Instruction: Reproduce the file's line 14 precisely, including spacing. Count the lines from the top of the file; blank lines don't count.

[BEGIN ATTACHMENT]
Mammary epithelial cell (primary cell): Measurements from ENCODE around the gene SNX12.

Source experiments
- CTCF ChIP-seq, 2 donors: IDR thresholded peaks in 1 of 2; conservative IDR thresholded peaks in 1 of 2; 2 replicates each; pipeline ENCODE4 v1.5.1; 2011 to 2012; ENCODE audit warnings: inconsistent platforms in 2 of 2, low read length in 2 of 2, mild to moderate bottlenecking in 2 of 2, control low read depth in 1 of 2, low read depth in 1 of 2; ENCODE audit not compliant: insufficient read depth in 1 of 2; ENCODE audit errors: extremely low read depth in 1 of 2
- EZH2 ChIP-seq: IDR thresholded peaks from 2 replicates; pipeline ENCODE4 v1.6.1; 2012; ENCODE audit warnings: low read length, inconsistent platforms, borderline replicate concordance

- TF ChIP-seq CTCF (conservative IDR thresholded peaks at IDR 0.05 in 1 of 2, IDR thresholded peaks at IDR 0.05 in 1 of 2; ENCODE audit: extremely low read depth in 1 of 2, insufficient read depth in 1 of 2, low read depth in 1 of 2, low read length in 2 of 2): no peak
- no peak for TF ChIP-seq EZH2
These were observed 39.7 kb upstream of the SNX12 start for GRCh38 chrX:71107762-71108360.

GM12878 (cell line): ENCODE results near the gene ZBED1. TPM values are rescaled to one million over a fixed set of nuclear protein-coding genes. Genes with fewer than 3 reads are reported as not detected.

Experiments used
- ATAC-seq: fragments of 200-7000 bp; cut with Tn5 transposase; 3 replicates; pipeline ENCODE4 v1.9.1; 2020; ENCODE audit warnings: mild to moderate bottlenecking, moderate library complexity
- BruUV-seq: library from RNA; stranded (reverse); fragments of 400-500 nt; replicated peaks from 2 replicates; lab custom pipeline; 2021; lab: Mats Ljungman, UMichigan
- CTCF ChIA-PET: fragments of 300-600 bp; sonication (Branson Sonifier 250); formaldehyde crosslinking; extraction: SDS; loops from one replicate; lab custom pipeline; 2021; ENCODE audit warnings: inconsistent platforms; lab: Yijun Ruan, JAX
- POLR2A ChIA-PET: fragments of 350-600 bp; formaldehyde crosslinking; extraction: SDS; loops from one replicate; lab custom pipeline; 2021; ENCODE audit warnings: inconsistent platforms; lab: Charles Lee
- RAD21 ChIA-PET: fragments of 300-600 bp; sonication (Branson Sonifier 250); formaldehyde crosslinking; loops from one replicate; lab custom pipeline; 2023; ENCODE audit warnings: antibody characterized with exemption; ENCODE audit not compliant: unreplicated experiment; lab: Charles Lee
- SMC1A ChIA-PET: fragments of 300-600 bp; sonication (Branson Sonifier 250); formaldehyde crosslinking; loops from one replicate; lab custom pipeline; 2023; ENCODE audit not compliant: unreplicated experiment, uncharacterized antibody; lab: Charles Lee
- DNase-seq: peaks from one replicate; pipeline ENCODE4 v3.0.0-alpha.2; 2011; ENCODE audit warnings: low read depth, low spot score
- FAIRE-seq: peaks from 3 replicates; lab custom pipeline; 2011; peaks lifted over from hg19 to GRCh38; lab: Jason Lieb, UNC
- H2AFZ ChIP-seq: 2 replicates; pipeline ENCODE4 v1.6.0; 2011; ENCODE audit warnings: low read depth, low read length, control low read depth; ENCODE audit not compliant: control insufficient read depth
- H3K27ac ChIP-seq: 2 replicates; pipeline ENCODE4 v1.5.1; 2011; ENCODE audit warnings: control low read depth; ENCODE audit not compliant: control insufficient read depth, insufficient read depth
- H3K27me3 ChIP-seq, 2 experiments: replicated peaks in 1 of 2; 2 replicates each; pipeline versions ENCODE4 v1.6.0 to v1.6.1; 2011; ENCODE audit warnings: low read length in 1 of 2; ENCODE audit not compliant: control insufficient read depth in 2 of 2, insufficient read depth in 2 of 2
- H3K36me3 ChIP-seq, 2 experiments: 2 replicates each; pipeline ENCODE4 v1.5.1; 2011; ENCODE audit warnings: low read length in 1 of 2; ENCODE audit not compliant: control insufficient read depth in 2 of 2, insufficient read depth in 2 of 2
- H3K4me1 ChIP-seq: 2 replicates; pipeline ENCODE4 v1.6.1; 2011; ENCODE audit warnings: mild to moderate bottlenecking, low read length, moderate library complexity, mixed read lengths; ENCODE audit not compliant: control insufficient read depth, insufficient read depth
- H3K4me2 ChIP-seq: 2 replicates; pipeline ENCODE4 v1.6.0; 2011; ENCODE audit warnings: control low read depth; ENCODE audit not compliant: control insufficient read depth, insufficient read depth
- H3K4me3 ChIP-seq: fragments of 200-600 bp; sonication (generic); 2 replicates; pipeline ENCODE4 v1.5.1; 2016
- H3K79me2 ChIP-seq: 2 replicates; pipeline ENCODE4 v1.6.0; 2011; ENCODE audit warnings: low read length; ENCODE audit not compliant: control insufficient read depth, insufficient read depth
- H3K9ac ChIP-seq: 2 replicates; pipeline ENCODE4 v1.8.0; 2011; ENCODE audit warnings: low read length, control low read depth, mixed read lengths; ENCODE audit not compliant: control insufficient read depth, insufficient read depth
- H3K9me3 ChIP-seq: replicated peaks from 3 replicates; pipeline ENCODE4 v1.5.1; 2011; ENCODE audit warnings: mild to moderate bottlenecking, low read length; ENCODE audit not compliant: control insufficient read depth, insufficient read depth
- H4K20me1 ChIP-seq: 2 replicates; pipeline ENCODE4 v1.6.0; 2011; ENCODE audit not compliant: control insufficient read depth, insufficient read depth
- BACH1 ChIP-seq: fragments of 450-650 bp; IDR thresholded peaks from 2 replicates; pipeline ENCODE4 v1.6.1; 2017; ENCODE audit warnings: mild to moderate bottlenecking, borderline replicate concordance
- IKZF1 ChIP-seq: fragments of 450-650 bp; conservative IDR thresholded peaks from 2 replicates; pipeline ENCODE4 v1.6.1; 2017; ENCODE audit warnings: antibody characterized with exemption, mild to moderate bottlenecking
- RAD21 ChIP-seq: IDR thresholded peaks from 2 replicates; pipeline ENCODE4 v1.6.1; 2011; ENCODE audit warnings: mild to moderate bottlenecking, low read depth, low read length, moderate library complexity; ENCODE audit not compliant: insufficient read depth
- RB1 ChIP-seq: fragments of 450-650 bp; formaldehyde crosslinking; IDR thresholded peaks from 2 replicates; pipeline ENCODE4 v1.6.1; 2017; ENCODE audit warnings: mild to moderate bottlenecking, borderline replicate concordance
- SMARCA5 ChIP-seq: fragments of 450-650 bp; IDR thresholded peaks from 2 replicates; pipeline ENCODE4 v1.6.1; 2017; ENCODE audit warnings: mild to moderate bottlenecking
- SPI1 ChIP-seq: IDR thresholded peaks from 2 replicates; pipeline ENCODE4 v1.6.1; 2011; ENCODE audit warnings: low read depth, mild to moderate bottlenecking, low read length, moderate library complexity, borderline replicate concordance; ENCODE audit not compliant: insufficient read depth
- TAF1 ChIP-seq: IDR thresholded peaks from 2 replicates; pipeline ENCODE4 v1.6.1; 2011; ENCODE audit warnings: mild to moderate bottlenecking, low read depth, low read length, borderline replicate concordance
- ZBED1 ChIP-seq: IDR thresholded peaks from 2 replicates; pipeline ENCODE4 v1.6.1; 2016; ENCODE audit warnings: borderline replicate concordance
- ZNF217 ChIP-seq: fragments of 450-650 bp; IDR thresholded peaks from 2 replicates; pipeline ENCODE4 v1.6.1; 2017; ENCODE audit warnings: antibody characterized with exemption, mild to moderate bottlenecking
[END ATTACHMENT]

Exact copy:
- RAD21 ChIA-PET: fragments of 300-600 bp; sonication (Branson Sonifier 250); formaldehyde crosslinking; loops from one replicate; lab custom pipeline; 2023; ENCODE audit warnings: antibody characterized with exemption; ENCODE audit not compliant: unreplicated experiment; lab: Charles Lee